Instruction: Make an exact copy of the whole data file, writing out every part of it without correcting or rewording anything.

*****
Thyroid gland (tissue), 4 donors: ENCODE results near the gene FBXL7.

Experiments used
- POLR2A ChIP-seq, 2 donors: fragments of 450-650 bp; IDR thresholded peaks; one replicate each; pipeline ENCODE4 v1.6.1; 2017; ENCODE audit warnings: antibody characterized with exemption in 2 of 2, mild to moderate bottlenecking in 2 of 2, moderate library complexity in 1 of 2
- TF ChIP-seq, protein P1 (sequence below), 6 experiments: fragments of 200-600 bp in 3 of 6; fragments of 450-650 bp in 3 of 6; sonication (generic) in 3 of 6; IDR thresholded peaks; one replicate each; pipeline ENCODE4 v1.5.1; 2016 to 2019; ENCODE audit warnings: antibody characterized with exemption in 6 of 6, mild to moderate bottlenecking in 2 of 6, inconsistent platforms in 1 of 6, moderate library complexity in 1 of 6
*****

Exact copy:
Thyroid gland (tissue), 4 donors: ENCODE results near the gene FBXL7.

Experiments used
- POLR2A ChIP-seq, 2 donors: fragments of 450-650 bp; IDR thresholded peaks; one replicate each; pipeline ENCODE4 v1.6.1; 2017; ENCODE audit warnings: antibody characterized with exemption in 2 of 2, mild to moderate bottlenecking in 2 of 2, moderate library complexity in 1 of 2
- TF ChIP-seq, protein P1 (sequence below), 6 experiments: fragments of 200-600 bp in 3 of 6; fragments of 450-650 bp in 3 of 6; sonication (generic) in 3 of 6; IDR thresholded peaks; one replicate each; pipeline ENCODE4 v1.5.1; 2016 to 2019; ENCODE audit warnings: antibody characterized with exemption in 6 of 6, mild to moderate bottlenecking in 2 of 6, inconsistent platforms in 1 of 6, moderate library complexity in 1 of 6